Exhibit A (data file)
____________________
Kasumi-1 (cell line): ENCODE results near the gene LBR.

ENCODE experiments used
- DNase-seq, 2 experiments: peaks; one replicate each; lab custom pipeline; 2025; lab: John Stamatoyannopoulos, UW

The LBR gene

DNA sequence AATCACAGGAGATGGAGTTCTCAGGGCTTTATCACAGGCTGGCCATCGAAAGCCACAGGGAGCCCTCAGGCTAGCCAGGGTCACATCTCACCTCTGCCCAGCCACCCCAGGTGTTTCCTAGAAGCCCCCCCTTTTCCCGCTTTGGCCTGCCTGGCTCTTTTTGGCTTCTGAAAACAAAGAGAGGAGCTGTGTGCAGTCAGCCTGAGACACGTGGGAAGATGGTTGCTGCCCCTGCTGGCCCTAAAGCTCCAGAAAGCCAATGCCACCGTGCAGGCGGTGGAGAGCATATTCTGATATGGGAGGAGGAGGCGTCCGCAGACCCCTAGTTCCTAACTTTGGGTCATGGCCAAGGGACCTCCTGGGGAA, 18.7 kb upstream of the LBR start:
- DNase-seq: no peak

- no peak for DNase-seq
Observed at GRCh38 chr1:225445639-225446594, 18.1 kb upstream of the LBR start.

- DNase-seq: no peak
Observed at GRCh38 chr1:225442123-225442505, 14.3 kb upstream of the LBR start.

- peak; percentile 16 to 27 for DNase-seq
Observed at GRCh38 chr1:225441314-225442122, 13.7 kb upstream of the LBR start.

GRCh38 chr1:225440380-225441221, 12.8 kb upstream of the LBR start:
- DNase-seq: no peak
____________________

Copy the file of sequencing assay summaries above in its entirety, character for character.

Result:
Kasumi-1 (cell line): ENCODE results near the gene LBR.

ENCODE experiments used
- DNase-seq, 2 experiments: peaks; one replicate each; lab custom pipeline; 2025; lab: John Stamatoyannopoulos, UW

The LBR gene

DNA sequence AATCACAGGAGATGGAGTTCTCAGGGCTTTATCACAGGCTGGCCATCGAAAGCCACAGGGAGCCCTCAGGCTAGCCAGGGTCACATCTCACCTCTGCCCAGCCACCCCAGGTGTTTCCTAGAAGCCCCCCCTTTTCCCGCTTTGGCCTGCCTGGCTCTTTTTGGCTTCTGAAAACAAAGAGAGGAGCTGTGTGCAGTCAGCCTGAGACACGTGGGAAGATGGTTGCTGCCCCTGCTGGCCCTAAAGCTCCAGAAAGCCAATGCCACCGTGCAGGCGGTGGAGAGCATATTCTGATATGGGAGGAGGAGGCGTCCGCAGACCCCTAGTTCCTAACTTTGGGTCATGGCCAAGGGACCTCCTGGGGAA, 18.7 kb upstream of the LBR start:
- DNase-seq: no peak

- no peak for DNase-seq
Observed at GRCh38 chr1:225445639-225446594, 18.1 kb upstream of the LBR start.

- DNase-seq: no peak
Observed at GRCh38 chr1:225442123-225442505, 14.3 kb upstream of the LBR start.

- peak; percentile 16 to 27 for DNase-seq
Observed at GRCh38 chr1:225441314-225442122, 13.7 kb upstream of the LBR start.

GRCh38 chr1:225440380-225441221, 12.8 kb upstream of the LBR start:
- DNase-seq: no peak